Two days ago I discussed, from a devotional perspective, Ruth’s decision to follow Naomi and I commented that I think it is reasonable to question whether the author is presenting a “conversion” to Israel’s God or Ruth’s faithfulness to Naomi, that in its historical context would have included accepting the deity of the community in which she now lives, and so on.
The Targum of Ruth, from the rabbinic period1, has no doubt and directs the reader to understand this passage as nothing less then a clear, firm conversion and acceptance of the Torah.
16- But Ruth said: “Do not coax me to leave you, to turn from following you, for I desire to become a proselyte.” (ארום תאיבנא אנא לאיתגיירא)
Said Naomi: “We are commanded to keep the Sabbaths and holidays, not to walk more than two thousand cubits.” Said Ruth: “Wheresoever you go I shall go.” Said Naomi: “We are commanded not to spend the night together with non-Jews.” Said Ruth: “Wherever you lodge I shall lodge.” Said Naomi: “We are commanded to keep six hundred thirteen commandments.” Said Ruth: “That which your people keep, that I shall keep, as though they had been my people before this.” Said Naomi: “We are commanded not to worship idolatry.” Said Ruth: “Your God is my God.”
17- Said Naomi: “We have four methods of capital punishment for the guilty — stoning, burning with fire, death by the sword, and hanging upon the gallows.” Said Ruth: “To whatever death you are subject I shall be subject.” Said Naomi: “We have two cemeteries.” Said Ruth: “There shall I be buried. And do not continue to speak any further. May the Lord do thus unto me and more if [even] death will separate me from you.”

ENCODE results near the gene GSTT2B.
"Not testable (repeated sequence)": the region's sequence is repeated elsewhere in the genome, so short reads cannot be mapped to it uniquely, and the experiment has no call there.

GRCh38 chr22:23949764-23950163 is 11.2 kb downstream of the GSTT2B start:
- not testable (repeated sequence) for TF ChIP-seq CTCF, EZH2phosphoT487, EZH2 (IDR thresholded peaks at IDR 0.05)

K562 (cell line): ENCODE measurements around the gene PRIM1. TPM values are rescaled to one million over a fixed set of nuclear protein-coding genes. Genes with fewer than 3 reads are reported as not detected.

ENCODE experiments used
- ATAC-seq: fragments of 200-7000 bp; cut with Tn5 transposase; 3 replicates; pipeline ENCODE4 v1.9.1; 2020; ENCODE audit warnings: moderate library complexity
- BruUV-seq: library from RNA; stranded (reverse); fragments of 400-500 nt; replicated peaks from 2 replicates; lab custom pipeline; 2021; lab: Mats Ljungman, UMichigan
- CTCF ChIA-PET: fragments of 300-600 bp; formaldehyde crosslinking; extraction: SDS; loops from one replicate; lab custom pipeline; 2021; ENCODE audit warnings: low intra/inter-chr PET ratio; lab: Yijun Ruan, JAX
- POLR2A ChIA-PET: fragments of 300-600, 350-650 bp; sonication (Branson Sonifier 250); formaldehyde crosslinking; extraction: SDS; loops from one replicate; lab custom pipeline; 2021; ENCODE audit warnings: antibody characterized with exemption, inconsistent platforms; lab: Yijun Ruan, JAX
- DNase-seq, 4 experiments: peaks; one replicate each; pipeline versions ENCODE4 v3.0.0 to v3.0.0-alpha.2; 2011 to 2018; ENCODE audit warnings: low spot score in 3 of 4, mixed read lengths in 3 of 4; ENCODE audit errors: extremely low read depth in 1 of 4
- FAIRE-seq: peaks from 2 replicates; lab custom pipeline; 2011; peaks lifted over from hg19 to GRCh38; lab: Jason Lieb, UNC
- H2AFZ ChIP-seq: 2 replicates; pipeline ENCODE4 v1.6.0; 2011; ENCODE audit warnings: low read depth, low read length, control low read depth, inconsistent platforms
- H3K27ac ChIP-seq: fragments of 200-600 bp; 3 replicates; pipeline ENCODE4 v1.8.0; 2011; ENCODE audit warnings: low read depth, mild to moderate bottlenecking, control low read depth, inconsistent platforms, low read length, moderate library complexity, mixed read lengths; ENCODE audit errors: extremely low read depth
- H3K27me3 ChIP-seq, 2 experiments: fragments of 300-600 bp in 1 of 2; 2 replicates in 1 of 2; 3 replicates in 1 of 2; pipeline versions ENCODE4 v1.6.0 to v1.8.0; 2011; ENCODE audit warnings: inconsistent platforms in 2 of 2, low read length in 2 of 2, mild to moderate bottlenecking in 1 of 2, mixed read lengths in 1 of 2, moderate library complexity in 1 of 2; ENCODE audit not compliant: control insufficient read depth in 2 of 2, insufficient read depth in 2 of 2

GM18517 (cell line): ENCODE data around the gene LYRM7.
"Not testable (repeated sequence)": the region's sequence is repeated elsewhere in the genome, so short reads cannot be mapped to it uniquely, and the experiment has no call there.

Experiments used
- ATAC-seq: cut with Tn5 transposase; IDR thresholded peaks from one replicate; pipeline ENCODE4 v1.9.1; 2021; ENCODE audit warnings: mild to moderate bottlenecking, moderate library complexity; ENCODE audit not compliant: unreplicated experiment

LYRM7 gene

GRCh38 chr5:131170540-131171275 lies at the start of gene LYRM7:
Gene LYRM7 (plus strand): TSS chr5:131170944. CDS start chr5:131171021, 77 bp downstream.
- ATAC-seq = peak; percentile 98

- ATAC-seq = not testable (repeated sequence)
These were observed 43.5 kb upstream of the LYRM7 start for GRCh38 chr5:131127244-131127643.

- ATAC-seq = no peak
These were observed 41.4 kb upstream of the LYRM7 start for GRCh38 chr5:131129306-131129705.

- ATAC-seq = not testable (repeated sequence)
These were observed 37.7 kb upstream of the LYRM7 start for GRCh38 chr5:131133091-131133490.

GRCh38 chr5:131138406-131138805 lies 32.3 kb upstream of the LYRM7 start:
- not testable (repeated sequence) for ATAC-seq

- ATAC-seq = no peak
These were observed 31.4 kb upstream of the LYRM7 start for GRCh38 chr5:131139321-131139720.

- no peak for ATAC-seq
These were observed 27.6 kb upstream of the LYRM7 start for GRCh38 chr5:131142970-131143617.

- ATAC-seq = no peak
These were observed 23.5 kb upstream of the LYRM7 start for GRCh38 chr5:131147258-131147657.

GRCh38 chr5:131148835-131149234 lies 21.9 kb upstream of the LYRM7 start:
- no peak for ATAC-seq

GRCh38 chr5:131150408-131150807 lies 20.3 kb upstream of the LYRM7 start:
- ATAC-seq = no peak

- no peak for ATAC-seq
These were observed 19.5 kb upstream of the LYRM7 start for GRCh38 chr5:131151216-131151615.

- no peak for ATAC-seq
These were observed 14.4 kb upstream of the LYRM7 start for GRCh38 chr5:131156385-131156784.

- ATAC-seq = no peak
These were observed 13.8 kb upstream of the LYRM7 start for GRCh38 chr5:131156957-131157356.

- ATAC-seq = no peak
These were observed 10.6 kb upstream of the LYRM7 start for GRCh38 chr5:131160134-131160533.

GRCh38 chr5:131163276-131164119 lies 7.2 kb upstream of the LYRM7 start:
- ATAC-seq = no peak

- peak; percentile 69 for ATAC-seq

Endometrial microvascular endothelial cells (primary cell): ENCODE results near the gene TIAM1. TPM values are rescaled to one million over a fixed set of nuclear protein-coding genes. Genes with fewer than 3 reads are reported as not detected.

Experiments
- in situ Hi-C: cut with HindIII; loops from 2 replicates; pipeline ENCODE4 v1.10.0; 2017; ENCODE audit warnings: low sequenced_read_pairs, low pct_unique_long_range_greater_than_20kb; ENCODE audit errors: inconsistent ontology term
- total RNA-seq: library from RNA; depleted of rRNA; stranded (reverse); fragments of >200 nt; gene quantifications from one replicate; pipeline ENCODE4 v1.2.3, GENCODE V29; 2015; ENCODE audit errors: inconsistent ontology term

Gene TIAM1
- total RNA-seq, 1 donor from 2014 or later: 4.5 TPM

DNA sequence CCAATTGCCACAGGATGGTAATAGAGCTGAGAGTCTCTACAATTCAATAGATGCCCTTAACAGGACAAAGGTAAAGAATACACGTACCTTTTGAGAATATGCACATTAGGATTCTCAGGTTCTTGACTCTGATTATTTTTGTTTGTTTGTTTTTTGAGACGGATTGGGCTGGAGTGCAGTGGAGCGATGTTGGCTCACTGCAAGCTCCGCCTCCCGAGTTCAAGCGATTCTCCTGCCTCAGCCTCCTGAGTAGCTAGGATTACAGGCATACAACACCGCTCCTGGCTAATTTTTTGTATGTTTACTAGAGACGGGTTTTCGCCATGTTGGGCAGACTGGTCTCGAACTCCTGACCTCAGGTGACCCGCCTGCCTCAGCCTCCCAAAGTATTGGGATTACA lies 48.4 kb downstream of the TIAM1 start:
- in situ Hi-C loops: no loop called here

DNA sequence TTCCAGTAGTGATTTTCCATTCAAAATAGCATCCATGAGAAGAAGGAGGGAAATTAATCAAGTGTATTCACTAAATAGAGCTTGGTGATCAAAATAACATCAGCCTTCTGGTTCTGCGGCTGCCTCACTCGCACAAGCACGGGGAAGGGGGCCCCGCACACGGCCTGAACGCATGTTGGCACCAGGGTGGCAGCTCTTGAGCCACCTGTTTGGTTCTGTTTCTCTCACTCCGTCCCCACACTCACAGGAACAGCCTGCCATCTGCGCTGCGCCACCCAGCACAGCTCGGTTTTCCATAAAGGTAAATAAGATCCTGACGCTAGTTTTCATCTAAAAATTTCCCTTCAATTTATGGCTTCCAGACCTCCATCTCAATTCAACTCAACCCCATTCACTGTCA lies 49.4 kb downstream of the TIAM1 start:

18- When she saw that she insisted upon going with her, she ceased to dissuade her.
The key to this passage is not so much the details of what it means to become a Jew (and I say “Jew” since the targum is not describing ancient Israelite practices but those of the rabbinic period), but the final phrase of Ruth’s opening statement. ארום תאיבנא אנא לאיתגיירא, “for I desire to become a proselyte.” This sets the stage for everything that follows and controls our reading of the text. Naomi’s enumeration of the requirements to be kept, clearly places this text within the rabbinic milieu.
Such a reading of the Hebrew text and the subsequent synagogal reading of the targum thus encourages the audience, that is, the synagogal community of late rabbinic period, to adhere to rabbinic understandings of being Jewish. This, in turn, serves as a reminder that so much of rabbinic literature is prescriptive rather than descriptive. There is a need to exhort the audience to follow “their” (the author’s/targumist’s) understanding of how one is to be Jewish. We can liken this to the Dura Europas synagogue, a far more dramatic example that even when ostensibly Rabbinic authority is being consolidated in the mid-third century observance of practices that are later considered or directed to be the norm were not adhered to universally. And how much they ever were adhered to in antiquity is still an open debate.
It is time to run for the moment, but I will return to this in the future, bringing (I hope) more of my research directly to the blog. Please feel free to share your thoughts and comments.
- I will post comments on dating TgRuth another time [↩]